I do not consider Osman 2021’s main LGMR, data-assimilation reconstruction, which estimates 6.8°C mean LGM cooling, to be reliable. It is highly dependent on the spatiotemporal accuracy of LGM simulations by a single GCM. The external validation tests, when analysed properly, show no significant skill by either the model simulation prior or the LGMR posterior in predicting observed LGM changes in independent cave speleothem records. Moreover, those tests show that both the model prior and the LGMR posterior substantially overestimate observed LGM changes per independent ice core records. While the LGMR reconstruction is innovative, I am doubtful that the accuracy of model simulations and the spatial coverage and accuracy of proxy data over the period extending back to the LGM are adequate for a data-assimilation approach to give unbiased GMAT estimates. In my view, the method employed by Annan and Hargreaves (2013), which scales model-simulation cooling patterns to best match proxy data (giving an estimate of 4.0°C LGM cooling in their case), is more suitable.
In my view, Osman 2021’s preprint proxy-only reconstruction appears credible, although a lower SST multiplier than they used is appropriate. I consider it to be more credible than the version of their proxy-only reconstruction published in Nature, as no explanation was given for that being different from the reconstruction in their preprint, and it matches the shape of the de facto preexisting standard SMC reconstruction time series less well than the preprint version. Using a multiplier based on the mean from the most recent, PMIP4 models, estimated average LGM GMAT was ~4.6°C cooler than preindustrial per the preprint proxy-only reconstruction. If, unlike in GCMs, SST actually changes as much as marine air temperature, as assessed by the IPCC in AR6, then the implied GMAT cooling would instead be ~4.3°C.
Nicholas Lewis April 2022
Since writing this article a new Holocene study, Thompson et al. (2022), has been published in Science Advances (open access). Using the same GCM as Osman 2021, it shows that adding forest cover in the Sahara and mid-latitudes (partial at 3 kyr BP) and (except at 3 kyr BP) in the Arctic, to match pollen records substantially increases simulated GMAT at 3, 6 and 9 kyr BP. The difference at 6 kyr BP is 0.72°C, with the resulting GMAT being well above the preindustrial level. Osman 2021’s simulations incorporated this greening only partially. Even with all these regions greened, the model simulation (prior) 6 kyr BP GMAT was still well below that of the Osman 2021 proxy-only reconstruction. These facts suggest that Osman 2021’s model prior may be particularly unsatisfactory, spatially as well in the global mean, during the Holocene.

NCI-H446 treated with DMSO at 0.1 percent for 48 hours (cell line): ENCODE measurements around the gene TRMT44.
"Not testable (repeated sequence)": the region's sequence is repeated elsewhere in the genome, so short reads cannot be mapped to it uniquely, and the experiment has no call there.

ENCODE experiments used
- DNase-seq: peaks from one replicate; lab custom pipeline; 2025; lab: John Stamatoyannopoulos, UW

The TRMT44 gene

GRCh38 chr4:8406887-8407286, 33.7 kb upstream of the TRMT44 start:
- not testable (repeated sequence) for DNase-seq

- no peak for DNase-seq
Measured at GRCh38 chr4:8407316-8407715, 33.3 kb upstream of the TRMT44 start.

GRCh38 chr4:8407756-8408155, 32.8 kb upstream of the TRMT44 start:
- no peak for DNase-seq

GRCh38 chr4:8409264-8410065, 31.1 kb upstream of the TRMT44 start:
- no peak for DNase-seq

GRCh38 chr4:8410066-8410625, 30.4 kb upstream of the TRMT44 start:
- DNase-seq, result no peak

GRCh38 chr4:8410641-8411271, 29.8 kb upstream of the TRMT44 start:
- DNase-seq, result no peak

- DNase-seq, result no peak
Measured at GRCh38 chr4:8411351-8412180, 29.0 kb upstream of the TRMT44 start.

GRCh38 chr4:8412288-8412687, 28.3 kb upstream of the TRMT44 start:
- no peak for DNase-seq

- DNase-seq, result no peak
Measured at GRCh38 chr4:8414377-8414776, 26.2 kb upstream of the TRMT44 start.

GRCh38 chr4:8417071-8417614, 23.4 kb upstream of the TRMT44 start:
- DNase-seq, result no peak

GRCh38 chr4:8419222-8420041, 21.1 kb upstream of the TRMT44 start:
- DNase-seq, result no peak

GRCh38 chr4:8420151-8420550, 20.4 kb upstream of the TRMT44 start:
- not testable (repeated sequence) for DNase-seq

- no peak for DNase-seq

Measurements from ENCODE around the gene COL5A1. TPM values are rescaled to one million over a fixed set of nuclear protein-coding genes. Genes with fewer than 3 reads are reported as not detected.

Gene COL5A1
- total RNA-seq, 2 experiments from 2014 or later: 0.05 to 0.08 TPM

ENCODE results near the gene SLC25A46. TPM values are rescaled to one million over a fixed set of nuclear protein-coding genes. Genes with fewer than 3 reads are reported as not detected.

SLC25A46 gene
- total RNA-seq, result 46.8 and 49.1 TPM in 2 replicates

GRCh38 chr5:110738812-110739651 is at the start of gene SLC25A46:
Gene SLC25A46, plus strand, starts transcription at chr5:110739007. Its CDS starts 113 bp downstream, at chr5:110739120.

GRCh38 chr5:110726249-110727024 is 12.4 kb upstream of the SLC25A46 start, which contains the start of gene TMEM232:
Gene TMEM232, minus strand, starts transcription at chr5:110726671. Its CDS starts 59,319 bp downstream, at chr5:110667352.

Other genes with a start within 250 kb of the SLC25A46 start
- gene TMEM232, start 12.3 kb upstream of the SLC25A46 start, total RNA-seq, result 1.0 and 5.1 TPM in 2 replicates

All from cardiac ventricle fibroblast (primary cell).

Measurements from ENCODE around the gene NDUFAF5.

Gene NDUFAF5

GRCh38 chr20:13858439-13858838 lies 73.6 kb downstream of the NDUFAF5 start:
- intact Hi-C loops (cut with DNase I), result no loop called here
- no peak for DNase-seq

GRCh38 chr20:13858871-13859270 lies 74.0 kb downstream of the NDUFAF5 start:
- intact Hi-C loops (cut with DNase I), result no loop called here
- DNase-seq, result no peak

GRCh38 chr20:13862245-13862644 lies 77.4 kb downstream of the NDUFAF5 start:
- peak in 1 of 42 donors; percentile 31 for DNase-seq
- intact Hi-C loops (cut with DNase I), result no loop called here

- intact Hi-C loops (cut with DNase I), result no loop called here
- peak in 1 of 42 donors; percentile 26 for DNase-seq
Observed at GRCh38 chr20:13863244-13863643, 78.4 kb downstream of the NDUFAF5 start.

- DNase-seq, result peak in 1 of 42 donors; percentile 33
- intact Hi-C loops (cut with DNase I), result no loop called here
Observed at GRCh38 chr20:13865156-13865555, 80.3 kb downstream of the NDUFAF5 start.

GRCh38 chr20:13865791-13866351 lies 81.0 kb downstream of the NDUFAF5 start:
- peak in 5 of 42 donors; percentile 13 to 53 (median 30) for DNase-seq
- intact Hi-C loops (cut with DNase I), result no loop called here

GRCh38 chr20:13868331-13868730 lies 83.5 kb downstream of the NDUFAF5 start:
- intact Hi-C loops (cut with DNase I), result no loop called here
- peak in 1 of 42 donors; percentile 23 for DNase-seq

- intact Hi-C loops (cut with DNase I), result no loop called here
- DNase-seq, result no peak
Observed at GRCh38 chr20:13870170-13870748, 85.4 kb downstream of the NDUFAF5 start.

L. Resplandy, R. F. Keeling, Y. Eddebbar, M. K. Brooks, R. Wang, L. Bopp, M. C. Long, J. P. Dunne, W. Koeve & A. Oschlies, 2018: Quantification of ocean heat uptake from changes in atmospheric O2 and CO2 composition. Nature, 563, 105-108. https://doi.org/10.1038/s41586-018-0651-8
 Osman, M.B., Tierney, J.E., Zhu, J., Tardif, R., Hakim, G.J., King, J. and Poulsen, C.J., 2021. Globally resolved surface temperatures since the Last Glacial Maximum. Nature, 599(7884), pp.239-244. https://www.nature.com/articles/s41586-021-03984-4 Preprint available at https://eartharxiv.org/repository/object/2219/download/4584/
 Tierney, J.E., Zhu, J., King, J., Malevich, S.B., Hakim, G.J. and Poulsen, C.J., 2020. Glacial cooling and climate sensitivity revisited. Nature, 584(7822), pp.569-573. https://www.nature.com/articles/s41586-020-2617-x